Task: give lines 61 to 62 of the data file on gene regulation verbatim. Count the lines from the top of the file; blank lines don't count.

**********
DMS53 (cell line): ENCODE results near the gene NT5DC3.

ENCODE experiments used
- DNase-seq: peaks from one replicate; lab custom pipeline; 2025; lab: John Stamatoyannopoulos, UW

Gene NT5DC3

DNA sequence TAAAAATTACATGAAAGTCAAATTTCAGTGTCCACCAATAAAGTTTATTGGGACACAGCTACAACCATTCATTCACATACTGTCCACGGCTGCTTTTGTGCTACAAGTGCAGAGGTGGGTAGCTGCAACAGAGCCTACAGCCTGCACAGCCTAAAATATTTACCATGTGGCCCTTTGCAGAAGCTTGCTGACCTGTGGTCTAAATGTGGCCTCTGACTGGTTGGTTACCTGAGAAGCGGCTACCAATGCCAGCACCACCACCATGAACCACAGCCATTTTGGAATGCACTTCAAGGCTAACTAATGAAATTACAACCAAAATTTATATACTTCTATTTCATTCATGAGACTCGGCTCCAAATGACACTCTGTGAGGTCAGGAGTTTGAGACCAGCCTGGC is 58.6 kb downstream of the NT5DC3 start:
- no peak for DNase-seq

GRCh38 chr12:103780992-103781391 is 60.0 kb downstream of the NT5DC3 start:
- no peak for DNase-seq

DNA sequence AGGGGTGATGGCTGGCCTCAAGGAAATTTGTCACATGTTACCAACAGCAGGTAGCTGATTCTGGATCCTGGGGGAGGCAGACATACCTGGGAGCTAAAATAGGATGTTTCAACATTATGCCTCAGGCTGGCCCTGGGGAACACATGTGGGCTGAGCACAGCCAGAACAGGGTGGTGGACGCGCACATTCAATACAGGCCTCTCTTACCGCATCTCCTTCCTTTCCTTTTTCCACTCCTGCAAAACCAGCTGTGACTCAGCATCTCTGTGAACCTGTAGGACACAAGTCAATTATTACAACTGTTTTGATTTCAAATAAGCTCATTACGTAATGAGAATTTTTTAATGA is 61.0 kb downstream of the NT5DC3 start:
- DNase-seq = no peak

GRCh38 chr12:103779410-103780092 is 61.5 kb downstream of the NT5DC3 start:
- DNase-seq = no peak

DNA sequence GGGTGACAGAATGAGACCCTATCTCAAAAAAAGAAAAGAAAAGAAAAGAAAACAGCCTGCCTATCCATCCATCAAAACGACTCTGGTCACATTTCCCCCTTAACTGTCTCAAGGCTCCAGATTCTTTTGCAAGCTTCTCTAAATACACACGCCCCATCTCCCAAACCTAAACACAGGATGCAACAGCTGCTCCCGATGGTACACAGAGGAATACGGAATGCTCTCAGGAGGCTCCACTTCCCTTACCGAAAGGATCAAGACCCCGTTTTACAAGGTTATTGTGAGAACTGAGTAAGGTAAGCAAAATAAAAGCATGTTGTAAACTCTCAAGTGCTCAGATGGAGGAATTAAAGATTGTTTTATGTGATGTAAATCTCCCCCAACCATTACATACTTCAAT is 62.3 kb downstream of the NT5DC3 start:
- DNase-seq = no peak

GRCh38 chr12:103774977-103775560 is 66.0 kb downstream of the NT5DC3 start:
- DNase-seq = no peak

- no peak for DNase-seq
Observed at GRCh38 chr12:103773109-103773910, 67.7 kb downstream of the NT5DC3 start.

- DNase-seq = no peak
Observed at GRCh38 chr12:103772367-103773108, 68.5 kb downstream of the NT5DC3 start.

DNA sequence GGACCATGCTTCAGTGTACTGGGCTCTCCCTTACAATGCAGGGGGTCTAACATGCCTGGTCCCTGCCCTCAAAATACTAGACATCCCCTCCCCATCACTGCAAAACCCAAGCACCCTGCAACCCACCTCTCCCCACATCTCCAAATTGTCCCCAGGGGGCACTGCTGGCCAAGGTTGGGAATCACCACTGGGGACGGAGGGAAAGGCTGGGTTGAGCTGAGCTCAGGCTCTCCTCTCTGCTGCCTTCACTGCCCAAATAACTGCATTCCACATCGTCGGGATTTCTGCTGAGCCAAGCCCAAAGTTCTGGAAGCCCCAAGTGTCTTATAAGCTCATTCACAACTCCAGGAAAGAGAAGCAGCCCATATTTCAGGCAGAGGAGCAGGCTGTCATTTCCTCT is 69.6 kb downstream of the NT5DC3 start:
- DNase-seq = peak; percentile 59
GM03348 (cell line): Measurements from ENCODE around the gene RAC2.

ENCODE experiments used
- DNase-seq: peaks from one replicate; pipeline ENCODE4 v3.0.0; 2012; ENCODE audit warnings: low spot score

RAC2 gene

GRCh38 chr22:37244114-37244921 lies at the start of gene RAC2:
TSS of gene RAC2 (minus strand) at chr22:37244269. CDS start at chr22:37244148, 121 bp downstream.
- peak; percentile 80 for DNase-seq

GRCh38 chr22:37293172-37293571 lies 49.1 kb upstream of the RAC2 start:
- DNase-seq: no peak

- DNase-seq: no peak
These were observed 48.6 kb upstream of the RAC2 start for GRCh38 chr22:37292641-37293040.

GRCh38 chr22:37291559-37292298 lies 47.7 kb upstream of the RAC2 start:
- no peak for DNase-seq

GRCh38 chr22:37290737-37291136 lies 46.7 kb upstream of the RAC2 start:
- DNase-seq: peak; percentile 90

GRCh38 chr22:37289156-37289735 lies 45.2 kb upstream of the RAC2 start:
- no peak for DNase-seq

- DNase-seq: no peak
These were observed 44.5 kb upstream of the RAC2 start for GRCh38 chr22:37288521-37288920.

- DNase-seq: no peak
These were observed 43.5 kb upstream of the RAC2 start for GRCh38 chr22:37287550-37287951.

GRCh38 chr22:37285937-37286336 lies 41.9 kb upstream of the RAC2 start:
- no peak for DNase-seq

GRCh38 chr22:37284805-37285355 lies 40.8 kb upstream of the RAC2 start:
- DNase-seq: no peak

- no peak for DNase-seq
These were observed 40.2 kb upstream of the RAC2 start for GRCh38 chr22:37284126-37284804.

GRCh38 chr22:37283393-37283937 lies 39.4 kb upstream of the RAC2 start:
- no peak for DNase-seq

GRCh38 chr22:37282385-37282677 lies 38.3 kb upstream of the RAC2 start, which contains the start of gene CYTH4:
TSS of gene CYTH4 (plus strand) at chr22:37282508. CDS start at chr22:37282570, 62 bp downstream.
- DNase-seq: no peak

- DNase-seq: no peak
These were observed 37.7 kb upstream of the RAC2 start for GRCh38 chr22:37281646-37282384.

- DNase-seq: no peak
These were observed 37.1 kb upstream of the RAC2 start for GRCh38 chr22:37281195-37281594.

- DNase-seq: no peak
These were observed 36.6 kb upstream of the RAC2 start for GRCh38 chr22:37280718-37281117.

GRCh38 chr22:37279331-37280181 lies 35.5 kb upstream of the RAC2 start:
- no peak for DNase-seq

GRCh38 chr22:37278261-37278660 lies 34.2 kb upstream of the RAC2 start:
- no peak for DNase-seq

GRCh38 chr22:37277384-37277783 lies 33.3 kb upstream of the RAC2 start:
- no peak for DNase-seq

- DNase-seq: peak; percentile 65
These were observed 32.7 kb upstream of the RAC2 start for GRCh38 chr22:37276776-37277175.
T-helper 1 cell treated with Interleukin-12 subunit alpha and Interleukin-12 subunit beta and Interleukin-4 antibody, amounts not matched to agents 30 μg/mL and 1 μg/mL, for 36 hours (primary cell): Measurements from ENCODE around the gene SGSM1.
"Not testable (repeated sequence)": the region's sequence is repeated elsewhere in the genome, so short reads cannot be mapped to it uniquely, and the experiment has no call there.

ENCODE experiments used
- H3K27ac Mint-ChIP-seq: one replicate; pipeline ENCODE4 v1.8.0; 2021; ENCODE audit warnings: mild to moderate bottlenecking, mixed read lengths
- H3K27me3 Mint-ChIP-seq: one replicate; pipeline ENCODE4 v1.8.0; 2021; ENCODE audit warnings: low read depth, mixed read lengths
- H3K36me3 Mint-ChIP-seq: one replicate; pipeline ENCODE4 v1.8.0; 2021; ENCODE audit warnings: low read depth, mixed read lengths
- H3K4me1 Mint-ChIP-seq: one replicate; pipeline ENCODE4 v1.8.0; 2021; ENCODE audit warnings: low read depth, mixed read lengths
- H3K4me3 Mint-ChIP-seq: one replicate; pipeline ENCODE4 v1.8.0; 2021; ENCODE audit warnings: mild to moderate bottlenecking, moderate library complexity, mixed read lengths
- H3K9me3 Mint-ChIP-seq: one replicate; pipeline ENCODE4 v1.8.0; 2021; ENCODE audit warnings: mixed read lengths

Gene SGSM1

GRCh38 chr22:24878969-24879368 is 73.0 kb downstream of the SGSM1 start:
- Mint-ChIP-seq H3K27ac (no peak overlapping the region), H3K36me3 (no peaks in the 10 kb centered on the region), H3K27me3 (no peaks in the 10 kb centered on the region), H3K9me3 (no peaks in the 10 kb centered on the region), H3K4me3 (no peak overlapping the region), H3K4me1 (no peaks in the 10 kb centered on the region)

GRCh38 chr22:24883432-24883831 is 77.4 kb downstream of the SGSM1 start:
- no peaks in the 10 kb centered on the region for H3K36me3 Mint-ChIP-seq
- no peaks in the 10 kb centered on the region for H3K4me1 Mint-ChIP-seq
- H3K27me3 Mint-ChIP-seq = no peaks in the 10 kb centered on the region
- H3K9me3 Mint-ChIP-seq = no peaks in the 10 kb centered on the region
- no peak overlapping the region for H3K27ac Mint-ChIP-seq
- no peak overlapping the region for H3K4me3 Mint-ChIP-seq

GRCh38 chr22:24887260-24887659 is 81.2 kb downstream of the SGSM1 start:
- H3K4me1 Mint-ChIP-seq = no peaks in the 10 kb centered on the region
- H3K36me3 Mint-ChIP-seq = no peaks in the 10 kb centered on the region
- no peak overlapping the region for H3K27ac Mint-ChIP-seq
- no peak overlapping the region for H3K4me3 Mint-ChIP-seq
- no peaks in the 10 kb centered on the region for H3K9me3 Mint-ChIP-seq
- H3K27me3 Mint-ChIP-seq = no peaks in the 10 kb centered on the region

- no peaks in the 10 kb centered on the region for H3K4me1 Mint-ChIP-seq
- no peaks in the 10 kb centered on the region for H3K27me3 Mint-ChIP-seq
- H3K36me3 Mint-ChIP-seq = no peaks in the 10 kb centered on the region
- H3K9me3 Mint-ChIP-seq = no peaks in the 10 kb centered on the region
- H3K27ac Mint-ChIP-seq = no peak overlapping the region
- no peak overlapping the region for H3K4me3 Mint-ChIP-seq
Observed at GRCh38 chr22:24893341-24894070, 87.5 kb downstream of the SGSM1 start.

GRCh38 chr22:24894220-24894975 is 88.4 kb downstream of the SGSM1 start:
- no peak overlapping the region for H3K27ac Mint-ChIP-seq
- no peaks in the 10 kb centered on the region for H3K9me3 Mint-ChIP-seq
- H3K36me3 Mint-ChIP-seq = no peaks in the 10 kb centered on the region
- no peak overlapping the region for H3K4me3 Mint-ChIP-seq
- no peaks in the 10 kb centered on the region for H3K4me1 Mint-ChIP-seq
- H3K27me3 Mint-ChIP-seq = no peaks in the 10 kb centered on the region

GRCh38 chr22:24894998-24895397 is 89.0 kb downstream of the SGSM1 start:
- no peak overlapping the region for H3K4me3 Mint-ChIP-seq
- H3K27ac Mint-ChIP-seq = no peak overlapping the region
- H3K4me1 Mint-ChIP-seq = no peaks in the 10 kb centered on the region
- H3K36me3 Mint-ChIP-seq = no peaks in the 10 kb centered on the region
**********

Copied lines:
GRCh38 chr22:37279331-37280181 lies 35.5 kb upstream of the RAC2 start:
- no peak for DNase-seq